So, are there any differences from the previous outing? The answer is a simple yes. To me, the most overwhelming difference between this effort and the last is on vocals. Jus Osborn takes control, as always, of Electric Wizard but this time, he’s a changed man. Perhaps the experimental tendencies that really began to shine through on ‘Dopethrone’ are truly beginning to take shape on this effort, as opposed to the next. The line-up for this is the same as it previously was. Jus Osborn continues to take lead. Not only does he stand at the front of the band as the vocalist, but he also has creative control over the guitars, the second most important element of Electric Wizard’s music in the past. Tim Bagshaw picks up his bass once again and Mark Greening is on drums. As I said, this is the oddest record from Electric Wizard. Why? The vocal exploits of Jus have taken a back step, in my opinion. His vocals, which were at there most brilliant on ‘Dopethrone’ have taken a beating. On previous efforts, his vocals were mesmerising and controlled the flow of melody which made Electric Wizard an outstanding entity in the doom/stoner genre. However, ‘Let Us Prey’ has had an adverse affect. Jus’ vocals are harsher than they have ever been before, churning out the lyrical content with screams that fall on deaf ears. If it isn’t screams we’re listening to, it’s a muted form of vocals which shows no presence for the most part. Thankfully, as the record does progress, so do his vocals. They take shape in the way that they did on previous efforts. I, for one, am a fan of his vocals, but on this effort they are a let down for the most part. The mesmerising tone to them has all but gone. There once was a time when his vocals could lead you in a very emotional and perhaps even spiritual way, but not on ‘Let Us Prey’. His vocals serve only to confuse, maybe even annoy. If we look at the opening track, ‘…A Chosen Few’ one can see this. The song itself opens nicely. A larger than life leading riff and an excellent bass showing from Tim Bagshaw, but as the track begins to unfold, I found myself asking a lot of questions of Electric Wizard and none of them were being answered by the material. His vocals on this aforementioned song begin in a different way to what we’re used to and although they’re not bad, they’re not as influential as they once were. They seem muted behind the distortion of the guitars. Considering this band follow the doom/stoner stairway to heaven, the vocals need to be commanding and ever present, but Jus’ vocals aren’t. Instead of coming into the song more towards the middle and end, they fade away.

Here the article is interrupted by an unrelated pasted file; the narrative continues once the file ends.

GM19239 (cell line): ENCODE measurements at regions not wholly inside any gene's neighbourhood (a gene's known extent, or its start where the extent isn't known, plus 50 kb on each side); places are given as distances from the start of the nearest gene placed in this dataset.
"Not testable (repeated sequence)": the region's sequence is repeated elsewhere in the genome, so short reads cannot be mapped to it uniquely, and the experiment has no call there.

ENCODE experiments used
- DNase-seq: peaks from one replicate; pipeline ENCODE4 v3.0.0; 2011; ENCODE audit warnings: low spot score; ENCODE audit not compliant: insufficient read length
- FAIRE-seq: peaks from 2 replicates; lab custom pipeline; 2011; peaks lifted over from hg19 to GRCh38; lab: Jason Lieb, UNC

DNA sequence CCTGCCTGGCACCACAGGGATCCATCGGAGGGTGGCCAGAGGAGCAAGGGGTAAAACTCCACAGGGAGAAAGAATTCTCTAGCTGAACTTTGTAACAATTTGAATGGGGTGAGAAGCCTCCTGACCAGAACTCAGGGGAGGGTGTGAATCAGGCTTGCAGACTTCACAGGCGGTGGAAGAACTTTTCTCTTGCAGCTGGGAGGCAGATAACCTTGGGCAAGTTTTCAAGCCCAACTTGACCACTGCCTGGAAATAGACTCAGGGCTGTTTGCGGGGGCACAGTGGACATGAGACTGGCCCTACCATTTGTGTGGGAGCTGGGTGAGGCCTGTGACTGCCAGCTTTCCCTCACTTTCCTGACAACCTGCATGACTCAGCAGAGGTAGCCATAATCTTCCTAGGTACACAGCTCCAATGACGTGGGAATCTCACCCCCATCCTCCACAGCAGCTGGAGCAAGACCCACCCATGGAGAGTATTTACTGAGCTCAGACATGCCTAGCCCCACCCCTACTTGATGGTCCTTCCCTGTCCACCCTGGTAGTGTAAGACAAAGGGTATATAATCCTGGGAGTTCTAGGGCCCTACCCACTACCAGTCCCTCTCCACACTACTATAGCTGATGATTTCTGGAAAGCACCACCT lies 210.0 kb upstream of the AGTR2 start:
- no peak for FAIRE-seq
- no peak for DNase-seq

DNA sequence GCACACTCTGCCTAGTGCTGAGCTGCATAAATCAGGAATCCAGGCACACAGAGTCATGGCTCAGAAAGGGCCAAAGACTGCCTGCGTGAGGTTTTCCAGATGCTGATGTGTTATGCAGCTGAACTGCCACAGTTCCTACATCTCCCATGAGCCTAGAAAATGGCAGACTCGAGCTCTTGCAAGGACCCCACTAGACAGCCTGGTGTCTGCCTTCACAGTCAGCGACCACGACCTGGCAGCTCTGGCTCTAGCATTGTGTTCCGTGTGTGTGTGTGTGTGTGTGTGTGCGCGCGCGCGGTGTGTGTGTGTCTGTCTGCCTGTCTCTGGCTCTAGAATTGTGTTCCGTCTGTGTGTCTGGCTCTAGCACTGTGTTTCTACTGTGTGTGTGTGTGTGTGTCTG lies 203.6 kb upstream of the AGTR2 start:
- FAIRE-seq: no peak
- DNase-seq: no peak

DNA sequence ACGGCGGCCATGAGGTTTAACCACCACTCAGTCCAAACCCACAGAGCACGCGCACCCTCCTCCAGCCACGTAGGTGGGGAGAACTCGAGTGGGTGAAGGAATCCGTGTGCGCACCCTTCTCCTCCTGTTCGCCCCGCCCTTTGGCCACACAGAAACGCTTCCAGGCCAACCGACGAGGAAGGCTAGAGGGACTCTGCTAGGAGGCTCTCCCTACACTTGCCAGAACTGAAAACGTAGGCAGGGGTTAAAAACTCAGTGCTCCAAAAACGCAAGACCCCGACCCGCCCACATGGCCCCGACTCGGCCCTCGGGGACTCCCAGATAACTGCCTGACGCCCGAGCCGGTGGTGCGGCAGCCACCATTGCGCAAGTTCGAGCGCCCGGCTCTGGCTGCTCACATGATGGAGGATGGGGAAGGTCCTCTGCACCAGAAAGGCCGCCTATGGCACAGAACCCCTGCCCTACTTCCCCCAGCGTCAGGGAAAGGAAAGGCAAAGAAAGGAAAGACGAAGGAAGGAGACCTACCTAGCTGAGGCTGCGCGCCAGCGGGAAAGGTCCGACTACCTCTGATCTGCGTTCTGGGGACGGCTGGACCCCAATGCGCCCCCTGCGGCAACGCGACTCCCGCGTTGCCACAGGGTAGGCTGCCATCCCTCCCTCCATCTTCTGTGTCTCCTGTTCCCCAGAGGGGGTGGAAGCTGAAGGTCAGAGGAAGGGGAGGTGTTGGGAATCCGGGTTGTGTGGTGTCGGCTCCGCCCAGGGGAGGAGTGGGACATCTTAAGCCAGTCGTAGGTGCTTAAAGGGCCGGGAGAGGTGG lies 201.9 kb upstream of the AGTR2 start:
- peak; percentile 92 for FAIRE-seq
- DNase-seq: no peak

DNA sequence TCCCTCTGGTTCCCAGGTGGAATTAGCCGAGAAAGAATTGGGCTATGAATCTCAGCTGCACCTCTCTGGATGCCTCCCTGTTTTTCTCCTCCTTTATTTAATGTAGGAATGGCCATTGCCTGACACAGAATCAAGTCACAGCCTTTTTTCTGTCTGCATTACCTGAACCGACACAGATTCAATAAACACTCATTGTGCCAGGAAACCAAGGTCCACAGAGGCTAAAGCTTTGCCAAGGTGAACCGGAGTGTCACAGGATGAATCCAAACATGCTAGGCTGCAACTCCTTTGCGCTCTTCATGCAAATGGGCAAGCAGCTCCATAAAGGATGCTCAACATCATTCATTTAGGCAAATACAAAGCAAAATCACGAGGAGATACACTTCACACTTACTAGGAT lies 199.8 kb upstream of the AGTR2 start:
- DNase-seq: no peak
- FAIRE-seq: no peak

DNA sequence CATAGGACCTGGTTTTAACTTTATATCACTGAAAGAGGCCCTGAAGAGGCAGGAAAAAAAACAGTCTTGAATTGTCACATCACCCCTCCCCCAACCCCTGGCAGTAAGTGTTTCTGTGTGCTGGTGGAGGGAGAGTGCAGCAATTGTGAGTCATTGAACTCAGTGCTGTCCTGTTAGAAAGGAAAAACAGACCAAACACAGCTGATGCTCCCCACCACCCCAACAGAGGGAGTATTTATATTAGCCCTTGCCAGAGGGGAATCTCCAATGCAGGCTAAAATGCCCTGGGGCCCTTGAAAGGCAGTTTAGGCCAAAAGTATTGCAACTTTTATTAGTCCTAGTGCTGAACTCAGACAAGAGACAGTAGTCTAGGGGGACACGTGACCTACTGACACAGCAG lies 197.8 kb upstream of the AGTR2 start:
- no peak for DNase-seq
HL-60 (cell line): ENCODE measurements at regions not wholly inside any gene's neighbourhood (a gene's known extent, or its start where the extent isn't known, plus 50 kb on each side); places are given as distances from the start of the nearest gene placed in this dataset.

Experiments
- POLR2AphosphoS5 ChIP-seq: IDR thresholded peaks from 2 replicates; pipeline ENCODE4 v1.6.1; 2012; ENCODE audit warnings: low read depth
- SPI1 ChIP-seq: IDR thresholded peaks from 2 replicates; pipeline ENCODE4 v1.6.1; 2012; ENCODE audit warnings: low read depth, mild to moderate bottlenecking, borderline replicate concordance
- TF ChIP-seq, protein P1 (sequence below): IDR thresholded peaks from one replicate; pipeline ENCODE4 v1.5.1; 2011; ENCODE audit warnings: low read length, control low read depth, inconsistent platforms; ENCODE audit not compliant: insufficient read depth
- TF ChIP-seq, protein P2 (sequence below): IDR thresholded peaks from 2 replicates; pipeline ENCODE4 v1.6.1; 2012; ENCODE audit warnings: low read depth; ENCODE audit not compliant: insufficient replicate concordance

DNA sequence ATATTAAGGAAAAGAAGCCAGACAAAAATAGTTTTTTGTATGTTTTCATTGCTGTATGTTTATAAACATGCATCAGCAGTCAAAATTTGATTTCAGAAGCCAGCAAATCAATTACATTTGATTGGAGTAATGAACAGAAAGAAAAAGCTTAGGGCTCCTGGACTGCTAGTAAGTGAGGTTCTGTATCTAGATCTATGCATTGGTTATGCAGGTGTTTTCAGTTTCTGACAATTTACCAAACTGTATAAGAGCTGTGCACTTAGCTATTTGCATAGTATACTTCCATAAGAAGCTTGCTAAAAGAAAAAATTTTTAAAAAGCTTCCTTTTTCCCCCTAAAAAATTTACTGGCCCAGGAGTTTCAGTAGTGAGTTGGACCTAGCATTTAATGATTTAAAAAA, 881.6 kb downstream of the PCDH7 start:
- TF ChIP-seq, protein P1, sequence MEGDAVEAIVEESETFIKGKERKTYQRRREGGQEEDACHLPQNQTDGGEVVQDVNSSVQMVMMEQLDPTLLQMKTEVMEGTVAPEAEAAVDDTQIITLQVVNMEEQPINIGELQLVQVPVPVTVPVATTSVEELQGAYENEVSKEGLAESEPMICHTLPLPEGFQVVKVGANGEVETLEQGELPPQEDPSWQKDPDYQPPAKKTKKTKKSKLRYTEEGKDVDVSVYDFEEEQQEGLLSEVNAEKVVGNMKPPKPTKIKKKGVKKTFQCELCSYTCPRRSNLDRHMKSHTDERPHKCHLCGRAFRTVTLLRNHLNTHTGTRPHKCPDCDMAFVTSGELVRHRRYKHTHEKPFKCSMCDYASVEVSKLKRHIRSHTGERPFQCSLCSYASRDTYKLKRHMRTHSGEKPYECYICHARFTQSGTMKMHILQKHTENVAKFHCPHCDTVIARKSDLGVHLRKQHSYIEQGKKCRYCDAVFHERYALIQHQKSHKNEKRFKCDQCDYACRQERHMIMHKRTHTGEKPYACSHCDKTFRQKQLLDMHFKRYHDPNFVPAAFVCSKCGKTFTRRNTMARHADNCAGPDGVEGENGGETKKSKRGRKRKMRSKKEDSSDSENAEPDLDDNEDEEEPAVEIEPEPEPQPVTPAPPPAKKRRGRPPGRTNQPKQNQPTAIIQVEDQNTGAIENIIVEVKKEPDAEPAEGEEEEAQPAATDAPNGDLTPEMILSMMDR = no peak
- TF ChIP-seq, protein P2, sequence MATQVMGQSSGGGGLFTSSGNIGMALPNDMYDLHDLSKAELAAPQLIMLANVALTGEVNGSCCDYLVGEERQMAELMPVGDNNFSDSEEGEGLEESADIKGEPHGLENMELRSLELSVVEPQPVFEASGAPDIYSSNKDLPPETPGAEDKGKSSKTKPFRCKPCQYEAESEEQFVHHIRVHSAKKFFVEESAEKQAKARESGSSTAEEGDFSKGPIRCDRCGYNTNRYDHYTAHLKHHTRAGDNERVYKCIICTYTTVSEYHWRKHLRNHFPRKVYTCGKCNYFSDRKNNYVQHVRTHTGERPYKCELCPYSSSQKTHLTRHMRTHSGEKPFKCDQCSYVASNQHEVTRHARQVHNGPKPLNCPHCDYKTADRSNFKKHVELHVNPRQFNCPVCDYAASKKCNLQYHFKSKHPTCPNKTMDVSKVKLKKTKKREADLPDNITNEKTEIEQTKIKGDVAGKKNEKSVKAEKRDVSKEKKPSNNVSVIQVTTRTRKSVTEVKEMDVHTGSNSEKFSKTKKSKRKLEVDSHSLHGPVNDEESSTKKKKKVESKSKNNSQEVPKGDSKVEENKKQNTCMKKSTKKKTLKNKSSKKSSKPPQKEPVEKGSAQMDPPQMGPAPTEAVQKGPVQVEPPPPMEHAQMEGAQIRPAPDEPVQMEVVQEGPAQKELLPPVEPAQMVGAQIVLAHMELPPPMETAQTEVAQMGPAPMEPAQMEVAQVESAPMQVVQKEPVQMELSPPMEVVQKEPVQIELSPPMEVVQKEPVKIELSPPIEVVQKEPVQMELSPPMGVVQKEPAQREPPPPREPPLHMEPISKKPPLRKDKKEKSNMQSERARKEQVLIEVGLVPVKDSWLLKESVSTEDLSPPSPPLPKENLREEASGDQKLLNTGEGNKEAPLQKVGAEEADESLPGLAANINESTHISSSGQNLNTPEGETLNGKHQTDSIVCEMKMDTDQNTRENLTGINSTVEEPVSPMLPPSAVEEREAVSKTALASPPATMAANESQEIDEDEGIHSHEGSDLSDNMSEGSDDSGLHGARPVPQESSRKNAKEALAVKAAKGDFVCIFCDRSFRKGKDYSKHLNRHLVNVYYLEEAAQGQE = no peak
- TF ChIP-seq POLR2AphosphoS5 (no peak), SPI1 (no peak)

Musically, Electric Wizard don’t sound the same either. However, unlike the vocals, the music has given itself room to experiment and expand. Take ‘Night Of The Shape’ as an example. I assume it is Mark Greening who puts in the piano performance and it is this sort of musical content that I am referring to when I say the sound has altered, but in a way in which it isn’t uninspired, unlike the vocals. The inclusion of piano interludes gives Electric Wizard a sound they’ve never previously had. It’s ultra-dynamic and different. Electric Wizard, on the first two records at least, performed in patterns. Slow monotonous guitars were accompanied by a fine vocal performance and a bass section that allowed the guitar work to take a back seat as it could control the direction of the soundscapes. As the British band has evolved, the sound has slowly faded away from pattern work. Instead, it is varied and unexpected. Similarities do still exist though. The way in which the guitar work can take it easy as the bass will do the showcasing is still the same. One element of this record that remains constantly good is the bass section. One line after another of fantastic leads which take the pressure off Jus who performs the work on the guitar. The bass and guitar take it in turns to do the underlying work on atmospheres. When they alternate, the audience is thrilled by the musicianship of the band because they are able to easily change direction. When bass leads, the guitar does the ground work, laying down the foundations and vice versa. It’s incredible to witness, but again, not as effective as ‘Dopethrone’ was. Songs like ‘Priestess Of Mars’ give us hope though. It is songs like this that later become central figures in the sound of this band. Giving way to the old style, which seemed lazy at times, songs like the aforementioned are hard working and complex in atmosphere. The percussion performance is as high as it’s ever been, offering variation and good snare work in particular. Whilst this effort isn’t going to be held in the high esteem that ‘Dopethrone’ is, it’s still good.

The darkest Electric Wizard album - 96%

Exystence, April 30th, 2005